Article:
This large head crest ceremonial mask has been shaped into the form of a pangolin. Carved from a lightwood and hollowed for ease of wear, the mask would have been paraded on the head of a masked dancer belonging to the Egbukere society.
Ex Private Collection, France
Estimated Period: 1960’s – 1970’s
Headdresses like these are made by members of the Egbukere society, the primary men’s association of the Ekpeye, a people in south eastern Nigeria usually included as a subgroup of the Igbo people. Until at least 1966,the Egbukere society’s major celebration each year was a three day event during the dry season, that featured feasting and vigorous dancing, with dancers wearing large headdresses.
Because the pangolin (a scaly anteater) resembles both a reptile and a mammal, the Ekpeye regard it as a special creature existing in two separate worlds and as a symbol of transformation. Each individual carved wooden scale has been inserted into the body of this pangolin mask. The Ekpeye regard the blacksmith as holding a similar place among humans: he magically transforms earth (iron ore)into metal (iron). Thus, the pangolin is the blacksmith of the animal world.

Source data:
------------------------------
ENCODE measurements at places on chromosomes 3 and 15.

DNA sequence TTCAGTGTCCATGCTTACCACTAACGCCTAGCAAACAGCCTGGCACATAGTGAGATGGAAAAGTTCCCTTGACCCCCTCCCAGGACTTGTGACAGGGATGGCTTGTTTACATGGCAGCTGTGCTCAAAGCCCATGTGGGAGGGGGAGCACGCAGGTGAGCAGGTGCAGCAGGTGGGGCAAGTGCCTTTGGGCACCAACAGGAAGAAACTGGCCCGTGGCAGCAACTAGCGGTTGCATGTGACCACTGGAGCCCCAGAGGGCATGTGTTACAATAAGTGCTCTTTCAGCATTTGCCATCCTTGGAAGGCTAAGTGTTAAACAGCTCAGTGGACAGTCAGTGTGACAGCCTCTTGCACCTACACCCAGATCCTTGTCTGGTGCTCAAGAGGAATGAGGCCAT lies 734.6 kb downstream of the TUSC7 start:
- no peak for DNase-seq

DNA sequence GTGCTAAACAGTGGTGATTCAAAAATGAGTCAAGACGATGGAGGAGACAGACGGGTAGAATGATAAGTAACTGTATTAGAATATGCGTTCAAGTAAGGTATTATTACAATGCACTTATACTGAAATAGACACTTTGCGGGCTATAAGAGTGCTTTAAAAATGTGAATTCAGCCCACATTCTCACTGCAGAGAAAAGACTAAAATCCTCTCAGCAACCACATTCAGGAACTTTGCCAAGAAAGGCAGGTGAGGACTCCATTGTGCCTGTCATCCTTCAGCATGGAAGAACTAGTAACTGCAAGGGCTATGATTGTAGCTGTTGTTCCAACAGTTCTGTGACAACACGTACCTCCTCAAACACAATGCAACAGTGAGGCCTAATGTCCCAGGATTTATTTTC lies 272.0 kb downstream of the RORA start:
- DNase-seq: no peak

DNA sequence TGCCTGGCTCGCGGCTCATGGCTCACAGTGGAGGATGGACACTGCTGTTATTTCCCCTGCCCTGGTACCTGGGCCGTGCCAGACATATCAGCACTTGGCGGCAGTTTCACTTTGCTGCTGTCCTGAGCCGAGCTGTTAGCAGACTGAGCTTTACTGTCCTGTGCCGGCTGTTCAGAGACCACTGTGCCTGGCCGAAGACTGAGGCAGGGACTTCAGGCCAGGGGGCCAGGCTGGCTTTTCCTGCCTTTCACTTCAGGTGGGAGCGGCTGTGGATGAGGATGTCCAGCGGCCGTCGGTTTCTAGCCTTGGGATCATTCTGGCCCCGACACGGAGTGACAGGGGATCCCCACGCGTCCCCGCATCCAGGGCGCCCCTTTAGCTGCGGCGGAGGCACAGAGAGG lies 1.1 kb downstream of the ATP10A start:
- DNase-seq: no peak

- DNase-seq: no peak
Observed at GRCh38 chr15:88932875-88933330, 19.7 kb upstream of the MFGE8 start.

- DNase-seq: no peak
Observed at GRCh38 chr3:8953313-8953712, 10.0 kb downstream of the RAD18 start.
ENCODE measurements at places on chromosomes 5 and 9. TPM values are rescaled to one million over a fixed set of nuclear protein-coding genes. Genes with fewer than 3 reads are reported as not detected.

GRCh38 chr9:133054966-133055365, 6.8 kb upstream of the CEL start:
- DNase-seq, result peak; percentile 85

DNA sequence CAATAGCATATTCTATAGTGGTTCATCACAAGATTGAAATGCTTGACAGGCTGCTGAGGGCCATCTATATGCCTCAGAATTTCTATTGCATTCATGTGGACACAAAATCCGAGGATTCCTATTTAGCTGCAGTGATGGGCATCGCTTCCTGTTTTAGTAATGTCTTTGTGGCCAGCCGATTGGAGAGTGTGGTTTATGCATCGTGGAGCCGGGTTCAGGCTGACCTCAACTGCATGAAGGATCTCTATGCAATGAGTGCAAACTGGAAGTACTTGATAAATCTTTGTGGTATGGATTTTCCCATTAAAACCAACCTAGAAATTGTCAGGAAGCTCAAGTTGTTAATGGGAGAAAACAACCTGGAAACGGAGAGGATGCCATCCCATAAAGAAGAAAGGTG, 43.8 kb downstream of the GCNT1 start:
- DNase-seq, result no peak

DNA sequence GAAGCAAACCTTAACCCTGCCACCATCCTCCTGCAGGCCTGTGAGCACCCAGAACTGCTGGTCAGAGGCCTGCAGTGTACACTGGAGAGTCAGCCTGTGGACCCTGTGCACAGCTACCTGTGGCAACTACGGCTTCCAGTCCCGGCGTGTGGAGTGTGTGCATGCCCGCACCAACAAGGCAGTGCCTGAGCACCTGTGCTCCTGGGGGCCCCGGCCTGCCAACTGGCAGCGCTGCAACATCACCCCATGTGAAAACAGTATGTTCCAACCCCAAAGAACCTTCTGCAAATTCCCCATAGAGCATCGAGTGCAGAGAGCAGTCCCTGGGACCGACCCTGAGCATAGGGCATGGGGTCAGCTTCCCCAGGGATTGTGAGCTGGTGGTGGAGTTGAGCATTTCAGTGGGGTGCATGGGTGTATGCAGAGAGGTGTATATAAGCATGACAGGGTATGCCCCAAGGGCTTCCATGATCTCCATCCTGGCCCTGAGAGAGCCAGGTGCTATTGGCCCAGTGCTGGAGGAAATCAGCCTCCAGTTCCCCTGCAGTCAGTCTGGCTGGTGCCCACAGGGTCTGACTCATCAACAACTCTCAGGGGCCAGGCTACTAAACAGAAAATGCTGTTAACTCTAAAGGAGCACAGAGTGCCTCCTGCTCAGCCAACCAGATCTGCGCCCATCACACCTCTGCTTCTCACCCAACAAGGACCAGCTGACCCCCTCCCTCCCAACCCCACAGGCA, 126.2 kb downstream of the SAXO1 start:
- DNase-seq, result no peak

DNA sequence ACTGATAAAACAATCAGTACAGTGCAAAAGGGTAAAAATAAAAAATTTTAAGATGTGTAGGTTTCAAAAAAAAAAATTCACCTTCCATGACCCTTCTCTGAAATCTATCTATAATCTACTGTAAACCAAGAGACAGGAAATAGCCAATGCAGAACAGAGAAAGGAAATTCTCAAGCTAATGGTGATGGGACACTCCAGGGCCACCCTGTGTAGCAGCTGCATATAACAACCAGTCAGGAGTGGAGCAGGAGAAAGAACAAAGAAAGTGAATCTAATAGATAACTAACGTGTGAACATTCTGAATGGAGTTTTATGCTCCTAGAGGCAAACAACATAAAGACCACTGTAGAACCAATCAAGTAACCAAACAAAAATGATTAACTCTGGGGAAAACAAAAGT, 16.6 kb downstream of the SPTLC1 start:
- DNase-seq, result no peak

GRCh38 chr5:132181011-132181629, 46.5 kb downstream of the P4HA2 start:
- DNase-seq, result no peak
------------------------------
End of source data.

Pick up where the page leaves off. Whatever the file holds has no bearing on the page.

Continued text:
Museum of Fine Arts, Houston https://ita.mfah.org/
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